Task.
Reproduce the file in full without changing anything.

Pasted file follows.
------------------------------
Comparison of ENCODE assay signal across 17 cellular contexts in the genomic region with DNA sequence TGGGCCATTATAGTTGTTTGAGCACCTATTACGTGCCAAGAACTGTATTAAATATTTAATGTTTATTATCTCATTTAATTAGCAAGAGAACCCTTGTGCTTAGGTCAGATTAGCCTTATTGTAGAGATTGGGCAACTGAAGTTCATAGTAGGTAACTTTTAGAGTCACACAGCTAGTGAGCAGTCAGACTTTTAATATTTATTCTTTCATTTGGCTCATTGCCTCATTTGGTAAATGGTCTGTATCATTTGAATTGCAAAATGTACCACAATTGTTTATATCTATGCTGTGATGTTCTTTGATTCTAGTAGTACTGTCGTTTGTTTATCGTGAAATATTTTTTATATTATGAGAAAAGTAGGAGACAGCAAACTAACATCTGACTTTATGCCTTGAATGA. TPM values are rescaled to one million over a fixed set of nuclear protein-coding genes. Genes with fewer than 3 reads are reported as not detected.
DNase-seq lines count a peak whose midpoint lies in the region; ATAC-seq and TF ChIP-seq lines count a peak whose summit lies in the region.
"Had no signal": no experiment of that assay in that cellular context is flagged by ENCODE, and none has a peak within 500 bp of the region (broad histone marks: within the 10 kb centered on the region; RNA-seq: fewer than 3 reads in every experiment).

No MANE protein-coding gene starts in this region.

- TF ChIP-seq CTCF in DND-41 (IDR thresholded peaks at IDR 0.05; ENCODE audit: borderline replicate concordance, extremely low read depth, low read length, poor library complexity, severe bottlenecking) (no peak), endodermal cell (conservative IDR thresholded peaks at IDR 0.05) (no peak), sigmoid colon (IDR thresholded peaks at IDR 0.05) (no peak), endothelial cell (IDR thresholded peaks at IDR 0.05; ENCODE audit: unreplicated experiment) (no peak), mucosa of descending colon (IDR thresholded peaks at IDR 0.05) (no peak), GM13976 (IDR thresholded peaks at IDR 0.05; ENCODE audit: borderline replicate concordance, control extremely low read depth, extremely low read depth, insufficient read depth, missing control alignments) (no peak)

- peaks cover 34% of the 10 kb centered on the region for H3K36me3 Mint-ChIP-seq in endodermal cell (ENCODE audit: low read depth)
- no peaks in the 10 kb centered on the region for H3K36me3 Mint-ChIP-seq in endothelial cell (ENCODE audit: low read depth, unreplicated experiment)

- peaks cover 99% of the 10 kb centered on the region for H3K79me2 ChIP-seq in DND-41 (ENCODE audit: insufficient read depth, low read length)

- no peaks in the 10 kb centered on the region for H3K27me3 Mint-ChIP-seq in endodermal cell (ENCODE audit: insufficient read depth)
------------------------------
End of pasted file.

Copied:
Comparison of ENCODE assay signal across 17 cellular contexts in the genomic region with DNA sequence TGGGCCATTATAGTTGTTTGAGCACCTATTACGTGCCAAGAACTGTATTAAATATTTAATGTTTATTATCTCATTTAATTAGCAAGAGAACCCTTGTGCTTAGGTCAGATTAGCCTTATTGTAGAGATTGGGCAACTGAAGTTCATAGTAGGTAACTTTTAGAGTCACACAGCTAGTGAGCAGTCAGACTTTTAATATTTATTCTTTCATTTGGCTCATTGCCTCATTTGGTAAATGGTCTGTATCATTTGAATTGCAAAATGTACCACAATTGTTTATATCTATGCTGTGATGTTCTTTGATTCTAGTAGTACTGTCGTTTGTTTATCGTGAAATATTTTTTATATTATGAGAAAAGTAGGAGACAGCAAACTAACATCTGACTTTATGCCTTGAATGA. TPM values are rescaled to one million over a fixed set of nuclear protein-coding genes. Genes with fewer than 3 reads are reported as not detected.
DNase-seq lines count a peak whose midpoint lies in the region; ATAC-seq and TF ChIP-seq lines count a peak whose summit lies in the region.
"Had no signal": no experiment of that assay in that cellular context is flagged by ENCODE, and none has a peak within 500 bp of the region (broad histone marks: within the 10 kb centered on the region; RNA-seq: fewer than 3 reads in every experiment).

No MANE protein-coding gene starts in this region.

- TF ChIP-seq CTCF in DND-41 (IDR thresholded peaks at IDR 0.05; ENCODE audit: borderline replicate concordance, extremely low read depth, low read length, poor library complexity, severe bottlenecking) (no peak), endodermal cell (conservative IDR thresholded peaks at IDR 0.05) (no peak), sigmoid colon (IDR thresholded peaks at IDR 0.05) (no peak), endothelial cell (IDR thresholded peaks at IDR 0.05; ENCODE audit: unreplicated experiment) (no peak), mucosa of descending colon (IDR thresholded peaks at IDR 0.05) (no peak), GM13976 (IDR thresholded peaks at IDR 0.05; ENCODE audit: borderline replicate concordance, control extremely low read depth, extremely low read depth, insufficient read depth, missing control alignments) (no peak)

- peaks cover 34% of the 10 kb centered on the region for H3K36me3 Mint-ChIP-seq in endodermal cell (ENCODE audit: low read depth)
- no peaks in the 10 kb centered on the region for H3K36me3 Mint-ChIP-seq in endothelial cell (ENCODE audit: low read depth, unreplicated experiment)

- peaks cover 99% of the 10 kb centered on the region for H3K79me2 ChIP-seq in DND-41 (ENCODE audit: insufficient read depth, low read length)

- no peaks in the 10 kb centered on the region for H3K27me3 Mint-ChIP-seq in endodermal cell (ENCODE audit: insufficient read depth)